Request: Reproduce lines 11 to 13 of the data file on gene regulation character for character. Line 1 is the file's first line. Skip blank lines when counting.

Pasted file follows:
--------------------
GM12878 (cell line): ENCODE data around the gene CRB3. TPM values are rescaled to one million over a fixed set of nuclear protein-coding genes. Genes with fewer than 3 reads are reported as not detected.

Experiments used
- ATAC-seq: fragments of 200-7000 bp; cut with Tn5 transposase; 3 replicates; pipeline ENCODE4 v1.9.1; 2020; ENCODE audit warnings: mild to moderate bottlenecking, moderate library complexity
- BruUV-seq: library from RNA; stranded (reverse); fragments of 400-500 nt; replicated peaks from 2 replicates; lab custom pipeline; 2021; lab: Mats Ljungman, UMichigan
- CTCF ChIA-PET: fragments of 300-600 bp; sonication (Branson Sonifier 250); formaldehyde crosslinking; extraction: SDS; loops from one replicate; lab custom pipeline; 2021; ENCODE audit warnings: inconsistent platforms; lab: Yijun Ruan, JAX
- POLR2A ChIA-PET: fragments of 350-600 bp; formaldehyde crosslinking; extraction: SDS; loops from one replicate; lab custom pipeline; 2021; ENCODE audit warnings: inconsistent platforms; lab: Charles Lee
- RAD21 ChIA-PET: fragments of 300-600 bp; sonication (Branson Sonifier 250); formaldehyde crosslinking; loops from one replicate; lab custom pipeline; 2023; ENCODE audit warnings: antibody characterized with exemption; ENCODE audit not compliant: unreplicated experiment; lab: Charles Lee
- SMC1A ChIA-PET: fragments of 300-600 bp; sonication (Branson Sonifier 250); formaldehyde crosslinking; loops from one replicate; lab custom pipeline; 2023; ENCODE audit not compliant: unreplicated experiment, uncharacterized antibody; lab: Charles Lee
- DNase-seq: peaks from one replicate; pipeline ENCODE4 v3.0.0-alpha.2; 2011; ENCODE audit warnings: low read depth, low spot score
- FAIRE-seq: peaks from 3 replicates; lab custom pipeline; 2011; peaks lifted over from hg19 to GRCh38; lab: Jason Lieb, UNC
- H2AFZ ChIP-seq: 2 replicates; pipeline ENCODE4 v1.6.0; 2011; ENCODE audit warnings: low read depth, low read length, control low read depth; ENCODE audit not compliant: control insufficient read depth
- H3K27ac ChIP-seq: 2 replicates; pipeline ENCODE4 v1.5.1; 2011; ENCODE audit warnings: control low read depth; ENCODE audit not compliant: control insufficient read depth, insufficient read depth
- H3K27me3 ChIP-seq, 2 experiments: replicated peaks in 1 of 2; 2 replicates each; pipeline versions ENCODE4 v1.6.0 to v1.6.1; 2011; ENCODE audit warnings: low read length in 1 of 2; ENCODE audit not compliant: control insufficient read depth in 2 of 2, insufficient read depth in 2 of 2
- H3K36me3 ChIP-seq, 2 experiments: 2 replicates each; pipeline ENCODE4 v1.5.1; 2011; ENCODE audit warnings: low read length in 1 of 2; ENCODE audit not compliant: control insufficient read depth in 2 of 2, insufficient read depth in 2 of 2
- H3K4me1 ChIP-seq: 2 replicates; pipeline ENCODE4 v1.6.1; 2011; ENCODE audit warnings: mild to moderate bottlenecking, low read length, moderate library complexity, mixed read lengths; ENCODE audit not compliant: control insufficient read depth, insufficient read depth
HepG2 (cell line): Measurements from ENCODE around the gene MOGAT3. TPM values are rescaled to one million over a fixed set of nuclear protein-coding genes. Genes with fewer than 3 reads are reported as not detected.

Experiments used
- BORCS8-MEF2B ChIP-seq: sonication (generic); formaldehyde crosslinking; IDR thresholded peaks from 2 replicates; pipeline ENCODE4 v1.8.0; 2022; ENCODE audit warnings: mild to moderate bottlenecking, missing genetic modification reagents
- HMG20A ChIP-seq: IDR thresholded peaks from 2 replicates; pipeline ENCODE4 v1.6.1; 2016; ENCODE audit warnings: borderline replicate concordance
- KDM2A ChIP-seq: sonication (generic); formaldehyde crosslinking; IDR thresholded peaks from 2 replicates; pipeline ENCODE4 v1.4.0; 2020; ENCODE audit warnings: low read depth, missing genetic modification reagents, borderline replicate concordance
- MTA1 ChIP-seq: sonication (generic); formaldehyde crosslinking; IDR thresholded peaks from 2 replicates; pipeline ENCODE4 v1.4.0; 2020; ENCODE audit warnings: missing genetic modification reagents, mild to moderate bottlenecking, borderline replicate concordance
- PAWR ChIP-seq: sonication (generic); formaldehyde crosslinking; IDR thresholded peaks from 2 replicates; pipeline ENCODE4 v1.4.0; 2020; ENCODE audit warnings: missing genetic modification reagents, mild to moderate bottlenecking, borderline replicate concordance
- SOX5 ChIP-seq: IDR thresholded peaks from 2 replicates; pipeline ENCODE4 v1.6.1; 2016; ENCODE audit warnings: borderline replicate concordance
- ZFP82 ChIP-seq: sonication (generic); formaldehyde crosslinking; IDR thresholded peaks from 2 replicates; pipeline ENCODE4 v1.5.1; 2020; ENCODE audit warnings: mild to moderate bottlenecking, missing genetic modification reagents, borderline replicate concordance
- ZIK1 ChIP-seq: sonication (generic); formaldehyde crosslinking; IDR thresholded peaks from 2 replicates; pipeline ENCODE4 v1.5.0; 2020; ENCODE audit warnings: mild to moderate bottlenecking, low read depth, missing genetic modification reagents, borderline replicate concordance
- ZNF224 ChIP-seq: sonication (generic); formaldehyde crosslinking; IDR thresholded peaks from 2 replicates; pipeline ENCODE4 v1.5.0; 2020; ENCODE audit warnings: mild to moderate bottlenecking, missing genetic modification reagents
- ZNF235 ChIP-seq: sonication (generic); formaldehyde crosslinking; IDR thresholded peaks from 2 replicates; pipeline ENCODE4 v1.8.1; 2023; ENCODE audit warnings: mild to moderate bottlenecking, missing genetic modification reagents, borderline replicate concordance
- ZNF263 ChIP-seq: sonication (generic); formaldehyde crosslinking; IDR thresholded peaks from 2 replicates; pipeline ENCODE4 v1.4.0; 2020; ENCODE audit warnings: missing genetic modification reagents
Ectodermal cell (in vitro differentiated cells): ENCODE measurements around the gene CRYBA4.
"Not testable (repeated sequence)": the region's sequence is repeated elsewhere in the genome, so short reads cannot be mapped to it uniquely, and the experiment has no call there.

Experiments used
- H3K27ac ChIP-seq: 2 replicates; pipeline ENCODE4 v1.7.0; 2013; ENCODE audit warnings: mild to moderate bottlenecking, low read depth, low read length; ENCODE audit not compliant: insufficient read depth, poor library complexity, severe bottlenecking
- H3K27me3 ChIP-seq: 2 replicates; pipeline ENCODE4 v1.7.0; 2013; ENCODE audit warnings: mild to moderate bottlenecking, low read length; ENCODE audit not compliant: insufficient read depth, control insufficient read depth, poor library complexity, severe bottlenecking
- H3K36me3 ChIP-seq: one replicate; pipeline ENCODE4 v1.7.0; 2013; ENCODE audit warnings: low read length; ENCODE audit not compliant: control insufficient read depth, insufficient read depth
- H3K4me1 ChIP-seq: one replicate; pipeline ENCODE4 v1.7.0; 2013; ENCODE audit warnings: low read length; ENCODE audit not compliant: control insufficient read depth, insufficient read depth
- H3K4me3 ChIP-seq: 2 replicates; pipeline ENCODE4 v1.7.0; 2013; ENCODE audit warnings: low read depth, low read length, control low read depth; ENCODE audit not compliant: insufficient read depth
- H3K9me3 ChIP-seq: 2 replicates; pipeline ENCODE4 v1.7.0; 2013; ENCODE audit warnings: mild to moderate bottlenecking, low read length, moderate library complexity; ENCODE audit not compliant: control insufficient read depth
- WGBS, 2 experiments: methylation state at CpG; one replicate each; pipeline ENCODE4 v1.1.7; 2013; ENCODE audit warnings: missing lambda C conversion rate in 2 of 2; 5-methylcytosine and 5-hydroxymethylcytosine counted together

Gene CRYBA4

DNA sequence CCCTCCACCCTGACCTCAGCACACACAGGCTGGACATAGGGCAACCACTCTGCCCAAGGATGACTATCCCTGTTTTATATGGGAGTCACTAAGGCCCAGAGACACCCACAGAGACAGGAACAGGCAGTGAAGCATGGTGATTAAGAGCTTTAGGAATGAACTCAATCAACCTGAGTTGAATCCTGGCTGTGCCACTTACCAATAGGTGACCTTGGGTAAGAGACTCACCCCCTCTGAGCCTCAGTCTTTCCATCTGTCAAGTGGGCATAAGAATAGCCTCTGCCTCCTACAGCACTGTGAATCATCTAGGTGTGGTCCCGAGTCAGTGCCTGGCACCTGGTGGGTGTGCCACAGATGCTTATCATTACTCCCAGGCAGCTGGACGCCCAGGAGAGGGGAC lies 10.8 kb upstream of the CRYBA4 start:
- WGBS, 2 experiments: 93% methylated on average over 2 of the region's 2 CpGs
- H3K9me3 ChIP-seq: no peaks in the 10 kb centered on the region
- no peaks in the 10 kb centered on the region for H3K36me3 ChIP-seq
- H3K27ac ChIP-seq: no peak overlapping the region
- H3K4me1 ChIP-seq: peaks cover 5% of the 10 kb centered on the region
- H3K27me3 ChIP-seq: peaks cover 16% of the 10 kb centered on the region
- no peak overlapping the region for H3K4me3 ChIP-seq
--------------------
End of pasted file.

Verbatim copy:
- H2AFZ ChIP-seq: 2 replicates; pipeline ENCODE4 v1.6.0; 2011; ENCODE audit warnings: low read depth, low read length, control low read depth; ENCODE audit not compliant: control insufficient read depth
- H3K27ac ChIP-seq: 2 replicates; pipeline ENCODE4 v1.5.1; 2011; ENCODE audit warnings: control low read depth; ENCODE audit not compliant: control insufficient read depth, insufficient read depth
- H3K27me3 ChIP-seq, 2 experiments: replicated peaks in 1 of 2; 2 replicates each; pipeline versions ENCODE4 v1.6.0 to v1.6.1; 2011; ENCODE audit warnings: low read length in 1 of 2; ENCODE audit not compliant: control insufficient read depth in 2 of 2, insufficient read depth in 2 of 2